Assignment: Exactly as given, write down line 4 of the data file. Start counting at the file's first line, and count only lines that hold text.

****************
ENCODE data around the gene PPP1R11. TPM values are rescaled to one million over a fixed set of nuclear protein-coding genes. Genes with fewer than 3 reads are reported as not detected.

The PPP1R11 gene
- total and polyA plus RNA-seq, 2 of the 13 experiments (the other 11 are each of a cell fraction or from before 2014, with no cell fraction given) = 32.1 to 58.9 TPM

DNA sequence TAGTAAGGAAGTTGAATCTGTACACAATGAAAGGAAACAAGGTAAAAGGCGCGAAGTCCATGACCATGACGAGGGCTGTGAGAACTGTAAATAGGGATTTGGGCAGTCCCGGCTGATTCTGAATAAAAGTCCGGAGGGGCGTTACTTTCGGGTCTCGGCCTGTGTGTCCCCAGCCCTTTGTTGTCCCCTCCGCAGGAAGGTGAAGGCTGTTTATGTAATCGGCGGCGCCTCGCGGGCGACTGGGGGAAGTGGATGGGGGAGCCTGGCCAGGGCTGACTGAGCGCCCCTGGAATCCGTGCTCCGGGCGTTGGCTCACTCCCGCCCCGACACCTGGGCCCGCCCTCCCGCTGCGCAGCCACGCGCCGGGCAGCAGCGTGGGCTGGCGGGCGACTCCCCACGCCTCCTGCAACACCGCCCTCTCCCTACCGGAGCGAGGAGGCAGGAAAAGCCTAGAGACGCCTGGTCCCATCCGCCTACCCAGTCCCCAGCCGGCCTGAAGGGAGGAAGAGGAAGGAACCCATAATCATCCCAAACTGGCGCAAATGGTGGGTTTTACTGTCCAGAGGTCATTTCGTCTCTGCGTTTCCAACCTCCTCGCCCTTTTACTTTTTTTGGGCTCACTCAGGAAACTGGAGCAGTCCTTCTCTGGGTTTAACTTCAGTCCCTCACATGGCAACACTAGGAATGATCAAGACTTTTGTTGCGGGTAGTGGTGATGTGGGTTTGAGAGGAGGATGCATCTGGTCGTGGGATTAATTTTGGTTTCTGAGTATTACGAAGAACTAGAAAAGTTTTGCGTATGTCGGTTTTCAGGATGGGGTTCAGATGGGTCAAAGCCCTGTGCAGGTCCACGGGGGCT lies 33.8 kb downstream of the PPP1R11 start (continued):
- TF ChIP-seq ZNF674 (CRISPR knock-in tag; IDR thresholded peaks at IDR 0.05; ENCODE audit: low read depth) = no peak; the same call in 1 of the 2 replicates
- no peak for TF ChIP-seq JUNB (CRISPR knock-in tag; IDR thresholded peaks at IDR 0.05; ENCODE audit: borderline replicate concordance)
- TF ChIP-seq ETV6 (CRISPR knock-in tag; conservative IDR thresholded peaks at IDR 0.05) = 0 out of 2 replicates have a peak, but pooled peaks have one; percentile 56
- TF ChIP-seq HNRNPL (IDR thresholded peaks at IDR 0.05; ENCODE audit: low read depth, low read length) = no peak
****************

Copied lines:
DNA sequence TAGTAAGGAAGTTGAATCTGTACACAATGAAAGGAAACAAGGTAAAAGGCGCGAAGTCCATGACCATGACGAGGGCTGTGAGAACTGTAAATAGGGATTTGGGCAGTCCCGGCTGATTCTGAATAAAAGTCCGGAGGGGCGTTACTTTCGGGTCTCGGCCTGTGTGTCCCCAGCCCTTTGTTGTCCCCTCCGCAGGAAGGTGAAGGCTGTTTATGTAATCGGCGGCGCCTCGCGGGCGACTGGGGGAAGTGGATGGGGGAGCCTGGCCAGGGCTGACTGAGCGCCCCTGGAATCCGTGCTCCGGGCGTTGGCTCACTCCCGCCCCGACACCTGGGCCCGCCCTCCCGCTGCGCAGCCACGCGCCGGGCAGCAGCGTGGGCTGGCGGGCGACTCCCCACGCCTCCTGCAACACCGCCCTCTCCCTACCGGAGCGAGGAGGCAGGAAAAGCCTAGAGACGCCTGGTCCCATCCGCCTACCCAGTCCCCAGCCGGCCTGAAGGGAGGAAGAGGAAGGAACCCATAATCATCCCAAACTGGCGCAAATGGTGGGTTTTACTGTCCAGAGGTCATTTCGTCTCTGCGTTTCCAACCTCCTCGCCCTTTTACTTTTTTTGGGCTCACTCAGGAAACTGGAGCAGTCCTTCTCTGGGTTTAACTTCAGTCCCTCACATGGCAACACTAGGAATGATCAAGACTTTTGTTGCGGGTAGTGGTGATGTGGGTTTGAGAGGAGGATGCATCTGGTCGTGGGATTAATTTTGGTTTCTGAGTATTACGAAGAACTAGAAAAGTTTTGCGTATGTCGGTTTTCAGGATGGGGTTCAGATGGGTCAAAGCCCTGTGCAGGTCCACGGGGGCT lies 33.8 kb downstream of the PPP1R11 start (continued):